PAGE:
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We all know that book-learning can only take you so far when it comes to learning a language. The real challenge (and even fun!) comes when you start applying it to real life scenarios. One way to ease yourself into applying all your hard-earned language skills is by watching foreign films and TV series.
By virtue of being something that you can pause and rewind, both films and series are great for helping both new and experienced language learners alike ‘get their ear in’ to the different tones and speeds of language, as well as helping you learn a little slang and cultural knowledge along the way!
With international film festivals becoming increasingly interesting to the general public, we are now more aware of the wealth of feature-length films and TV shows out there to choose from. To give us a helping hand, we spoke to the experts at language learning app Babbel for their recommendations.
Skam (TV Series) – This is a great watch for those who want easy and everyday conversations. Based on the daily lives of Norwegian teenagers, this TV series is a great way to pick up slang and other cultural insights.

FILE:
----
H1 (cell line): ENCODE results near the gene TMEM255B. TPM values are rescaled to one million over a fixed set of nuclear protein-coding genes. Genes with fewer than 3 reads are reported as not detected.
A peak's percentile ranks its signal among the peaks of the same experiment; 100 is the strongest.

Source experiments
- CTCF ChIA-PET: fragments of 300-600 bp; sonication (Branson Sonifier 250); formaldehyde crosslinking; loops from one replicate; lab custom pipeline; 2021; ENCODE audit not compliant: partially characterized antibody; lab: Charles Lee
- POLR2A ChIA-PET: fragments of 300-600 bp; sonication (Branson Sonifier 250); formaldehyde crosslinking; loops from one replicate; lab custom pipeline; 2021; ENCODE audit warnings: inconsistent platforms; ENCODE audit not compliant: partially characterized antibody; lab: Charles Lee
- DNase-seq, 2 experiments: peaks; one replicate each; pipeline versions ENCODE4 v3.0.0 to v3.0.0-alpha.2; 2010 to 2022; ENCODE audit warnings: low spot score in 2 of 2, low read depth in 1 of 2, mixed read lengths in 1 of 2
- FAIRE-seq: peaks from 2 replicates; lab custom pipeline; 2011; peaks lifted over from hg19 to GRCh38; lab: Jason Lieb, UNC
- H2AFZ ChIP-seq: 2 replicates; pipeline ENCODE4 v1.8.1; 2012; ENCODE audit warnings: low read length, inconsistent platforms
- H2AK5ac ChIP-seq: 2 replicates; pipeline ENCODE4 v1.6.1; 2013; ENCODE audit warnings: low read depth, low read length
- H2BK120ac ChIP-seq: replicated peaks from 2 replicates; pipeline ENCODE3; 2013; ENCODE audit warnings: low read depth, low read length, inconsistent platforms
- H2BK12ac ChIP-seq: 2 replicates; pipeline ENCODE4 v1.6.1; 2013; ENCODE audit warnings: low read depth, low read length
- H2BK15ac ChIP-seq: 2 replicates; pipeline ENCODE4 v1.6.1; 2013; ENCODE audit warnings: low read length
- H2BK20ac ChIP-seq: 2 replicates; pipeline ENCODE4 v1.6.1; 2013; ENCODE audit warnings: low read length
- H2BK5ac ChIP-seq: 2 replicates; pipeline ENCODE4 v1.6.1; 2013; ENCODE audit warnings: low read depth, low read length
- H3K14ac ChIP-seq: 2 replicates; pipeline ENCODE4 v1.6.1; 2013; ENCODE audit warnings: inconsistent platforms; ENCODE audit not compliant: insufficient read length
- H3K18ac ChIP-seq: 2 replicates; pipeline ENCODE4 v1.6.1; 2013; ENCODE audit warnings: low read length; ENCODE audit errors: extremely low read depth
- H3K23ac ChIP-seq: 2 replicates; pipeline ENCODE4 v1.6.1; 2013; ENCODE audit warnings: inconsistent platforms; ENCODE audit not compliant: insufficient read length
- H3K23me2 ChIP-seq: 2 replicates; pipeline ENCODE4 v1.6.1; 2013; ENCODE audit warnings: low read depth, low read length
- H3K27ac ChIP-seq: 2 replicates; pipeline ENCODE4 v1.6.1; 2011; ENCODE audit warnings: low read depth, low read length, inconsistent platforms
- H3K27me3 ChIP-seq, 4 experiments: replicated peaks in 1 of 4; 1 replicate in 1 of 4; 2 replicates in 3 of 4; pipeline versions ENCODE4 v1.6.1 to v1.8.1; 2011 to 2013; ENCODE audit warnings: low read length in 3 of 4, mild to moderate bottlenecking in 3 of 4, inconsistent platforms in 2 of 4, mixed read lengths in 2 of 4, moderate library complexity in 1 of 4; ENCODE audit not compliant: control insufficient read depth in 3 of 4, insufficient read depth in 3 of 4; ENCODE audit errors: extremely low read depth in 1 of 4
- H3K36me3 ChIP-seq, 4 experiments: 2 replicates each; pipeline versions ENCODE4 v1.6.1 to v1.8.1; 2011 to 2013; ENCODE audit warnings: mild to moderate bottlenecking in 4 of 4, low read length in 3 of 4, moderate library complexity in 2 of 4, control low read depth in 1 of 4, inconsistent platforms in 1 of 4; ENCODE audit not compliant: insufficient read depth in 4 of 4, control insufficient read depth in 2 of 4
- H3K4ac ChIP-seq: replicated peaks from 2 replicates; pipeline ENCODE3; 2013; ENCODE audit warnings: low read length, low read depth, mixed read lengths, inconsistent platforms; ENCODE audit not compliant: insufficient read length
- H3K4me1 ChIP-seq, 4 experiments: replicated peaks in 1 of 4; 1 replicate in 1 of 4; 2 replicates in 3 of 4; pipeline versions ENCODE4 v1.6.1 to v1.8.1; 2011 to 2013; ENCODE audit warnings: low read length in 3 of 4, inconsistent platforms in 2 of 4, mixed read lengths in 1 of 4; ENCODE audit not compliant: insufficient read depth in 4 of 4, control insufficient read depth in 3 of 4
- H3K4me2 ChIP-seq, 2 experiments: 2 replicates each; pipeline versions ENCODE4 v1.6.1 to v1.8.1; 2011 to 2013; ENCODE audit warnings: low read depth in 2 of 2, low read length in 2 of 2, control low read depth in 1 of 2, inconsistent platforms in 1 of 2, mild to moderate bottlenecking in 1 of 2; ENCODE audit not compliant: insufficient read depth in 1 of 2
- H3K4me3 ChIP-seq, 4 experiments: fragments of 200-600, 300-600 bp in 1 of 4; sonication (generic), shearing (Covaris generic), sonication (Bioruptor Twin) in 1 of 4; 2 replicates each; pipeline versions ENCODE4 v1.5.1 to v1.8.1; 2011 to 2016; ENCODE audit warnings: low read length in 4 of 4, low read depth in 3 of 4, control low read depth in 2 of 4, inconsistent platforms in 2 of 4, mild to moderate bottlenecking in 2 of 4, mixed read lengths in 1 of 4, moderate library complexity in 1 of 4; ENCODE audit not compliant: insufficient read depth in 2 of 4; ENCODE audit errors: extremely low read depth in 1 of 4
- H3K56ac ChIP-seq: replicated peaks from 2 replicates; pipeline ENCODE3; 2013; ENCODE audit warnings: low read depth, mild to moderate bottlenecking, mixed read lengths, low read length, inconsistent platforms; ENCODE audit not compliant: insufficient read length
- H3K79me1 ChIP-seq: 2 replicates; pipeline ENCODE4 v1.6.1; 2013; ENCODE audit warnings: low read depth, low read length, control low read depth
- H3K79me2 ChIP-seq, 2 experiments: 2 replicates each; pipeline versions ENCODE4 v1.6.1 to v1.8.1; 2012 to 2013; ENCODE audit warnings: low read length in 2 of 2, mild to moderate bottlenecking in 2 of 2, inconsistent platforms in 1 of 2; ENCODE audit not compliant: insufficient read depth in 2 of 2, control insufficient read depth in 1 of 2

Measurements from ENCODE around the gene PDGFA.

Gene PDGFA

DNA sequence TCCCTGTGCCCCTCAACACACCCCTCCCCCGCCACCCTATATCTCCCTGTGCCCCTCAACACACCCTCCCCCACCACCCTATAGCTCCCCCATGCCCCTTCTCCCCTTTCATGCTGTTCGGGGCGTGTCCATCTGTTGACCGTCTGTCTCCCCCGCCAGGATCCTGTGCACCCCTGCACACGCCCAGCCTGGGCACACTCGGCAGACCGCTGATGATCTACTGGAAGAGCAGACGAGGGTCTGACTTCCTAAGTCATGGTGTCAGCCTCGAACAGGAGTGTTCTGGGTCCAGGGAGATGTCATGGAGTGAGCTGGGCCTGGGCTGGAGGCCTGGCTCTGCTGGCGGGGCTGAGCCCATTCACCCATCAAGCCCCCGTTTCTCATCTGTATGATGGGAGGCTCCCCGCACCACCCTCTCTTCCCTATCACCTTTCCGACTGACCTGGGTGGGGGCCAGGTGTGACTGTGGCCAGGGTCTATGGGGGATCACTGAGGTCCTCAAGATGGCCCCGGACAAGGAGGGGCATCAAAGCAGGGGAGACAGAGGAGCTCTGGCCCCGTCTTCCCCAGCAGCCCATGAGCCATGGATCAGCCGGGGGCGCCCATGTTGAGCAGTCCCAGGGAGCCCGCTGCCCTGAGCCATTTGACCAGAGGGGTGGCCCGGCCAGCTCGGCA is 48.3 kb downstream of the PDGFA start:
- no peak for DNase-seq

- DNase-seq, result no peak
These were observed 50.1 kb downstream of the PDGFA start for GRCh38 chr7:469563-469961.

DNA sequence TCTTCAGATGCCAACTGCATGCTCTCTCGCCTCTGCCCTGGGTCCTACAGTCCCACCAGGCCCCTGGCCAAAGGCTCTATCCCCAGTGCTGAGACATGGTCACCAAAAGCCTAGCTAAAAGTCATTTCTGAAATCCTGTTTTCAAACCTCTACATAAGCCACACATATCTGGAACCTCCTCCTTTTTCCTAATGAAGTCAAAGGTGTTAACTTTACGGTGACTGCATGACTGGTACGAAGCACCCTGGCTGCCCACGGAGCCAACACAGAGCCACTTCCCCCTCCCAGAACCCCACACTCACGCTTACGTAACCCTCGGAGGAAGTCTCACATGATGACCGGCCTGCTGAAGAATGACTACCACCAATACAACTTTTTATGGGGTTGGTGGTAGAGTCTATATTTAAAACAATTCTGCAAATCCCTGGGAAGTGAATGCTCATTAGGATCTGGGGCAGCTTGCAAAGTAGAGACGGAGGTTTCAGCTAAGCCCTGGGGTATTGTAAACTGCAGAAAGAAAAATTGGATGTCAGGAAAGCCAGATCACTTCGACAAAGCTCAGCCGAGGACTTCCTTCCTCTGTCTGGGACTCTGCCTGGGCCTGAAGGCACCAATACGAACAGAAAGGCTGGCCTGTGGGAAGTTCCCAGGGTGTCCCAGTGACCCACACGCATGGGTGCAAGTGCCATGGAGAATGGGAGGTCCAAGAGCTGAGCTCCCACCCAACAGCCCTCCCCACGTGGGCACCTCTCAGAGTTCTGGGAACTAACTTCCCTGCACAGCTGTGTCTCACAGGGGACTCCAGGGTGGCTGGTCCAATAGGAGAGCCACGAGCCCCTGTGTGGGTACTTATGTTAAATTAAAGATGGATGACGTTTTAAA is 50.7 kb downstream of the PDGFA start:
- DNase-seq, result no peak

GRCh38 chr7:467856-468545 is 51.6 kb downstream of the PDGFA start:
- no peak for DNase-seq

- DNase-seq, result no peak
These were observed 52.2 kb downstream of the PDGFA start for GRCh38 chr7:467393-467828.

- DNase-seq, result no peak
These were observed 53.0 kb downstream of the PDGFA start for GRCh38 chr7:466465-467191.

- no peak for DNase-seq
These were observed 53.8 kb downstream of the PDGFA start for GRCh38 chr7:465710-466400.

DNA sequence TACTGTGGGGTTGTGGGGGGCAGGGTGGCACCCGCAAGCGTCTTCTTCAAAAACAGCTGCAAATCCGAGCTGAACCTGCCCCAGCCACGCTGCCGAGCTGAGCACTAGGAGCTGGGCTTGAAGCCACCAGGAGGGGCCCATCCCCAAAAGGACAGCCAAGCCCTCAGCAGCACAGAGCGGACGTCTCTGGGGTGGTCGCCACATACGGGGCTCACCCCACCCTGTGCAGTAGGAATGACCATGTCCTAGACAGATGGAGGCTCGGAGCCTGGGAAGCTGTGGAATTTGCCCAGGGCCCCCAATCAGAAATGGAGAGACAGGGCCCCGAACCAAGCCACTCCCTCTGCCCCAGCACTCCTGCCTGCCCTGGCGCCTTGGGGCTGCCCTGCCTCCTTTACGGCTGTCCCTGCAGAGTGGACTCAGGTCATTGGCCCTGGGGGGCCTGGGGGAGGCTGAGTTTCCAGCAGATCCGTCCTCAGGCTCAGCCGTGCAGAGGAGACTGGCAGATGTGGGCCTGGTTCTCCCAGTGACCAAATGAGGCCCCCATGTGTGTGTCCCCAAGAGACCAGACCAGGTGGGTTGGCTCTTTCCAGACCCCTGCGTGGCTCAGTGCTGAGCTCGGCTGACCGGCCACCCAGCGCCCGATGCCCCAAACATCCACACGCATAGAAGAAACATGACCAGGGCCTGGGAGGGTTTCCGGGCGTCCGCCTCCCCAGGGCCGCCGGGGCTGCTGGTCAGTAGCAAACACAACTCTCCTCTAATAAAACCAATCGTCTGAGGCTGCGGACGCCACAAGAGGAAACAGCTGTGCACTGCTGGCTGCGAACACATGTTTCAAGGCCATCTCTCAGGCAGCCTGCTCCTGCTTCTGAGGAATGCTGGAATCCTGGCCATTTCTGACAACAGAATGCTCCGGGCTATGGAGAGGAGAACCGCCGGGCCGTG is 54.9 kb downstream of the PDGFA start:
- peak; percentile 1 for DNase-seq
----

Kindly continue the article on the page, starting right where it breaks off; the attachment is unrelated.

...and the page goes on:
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Frikjent (TV Series) – If you’ve picked up on the Nordic noir obsession, then this is the one for you. Centred around a businessman who returns to his Norwegian hometown, this intrigue-fuelled crime drama is great for language learners as the characters often repeat the crime and mystery at hand to different members within their community. If at first you don’t succeed, this TV series lets you try and try again!
Askeladden – I Dovregubbens hall (2017) – This film is based on a well-known Norwegian folk tale, so it’s perfect for those who want to learn a little more about the culture. It follows the story of a poor farmer’s boy who goes on a quest to save a princess and defeat a vile troll. With an easy to digest plotline, this film allows the language learner to focus on the language without having to understand every word to keep up with the story.
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Millennium Trilogy – From a country famous for its crime dramas, the original Swedish version of this trilogy is one of the most successful franchises to come from Sweden for nationals and non-nationals alike. Beginning with The Girl with the Dragon Tattoo (2009), the entire series of films is great if you want a mix of everyday conversation and the thrill of a gripping plot line.
Anything based on the books of Astrid Lindgren – A popular topic of small-talk in Sweden, this author wrote books for children that have now been turned into films that are great for adults and children alike. Titles such as Pippi Långstrump and Barnen i Bullerbyn are perfect for those who want to pick up Swedish, as they use a lot of language that you might hear every day and include a lot of repetition.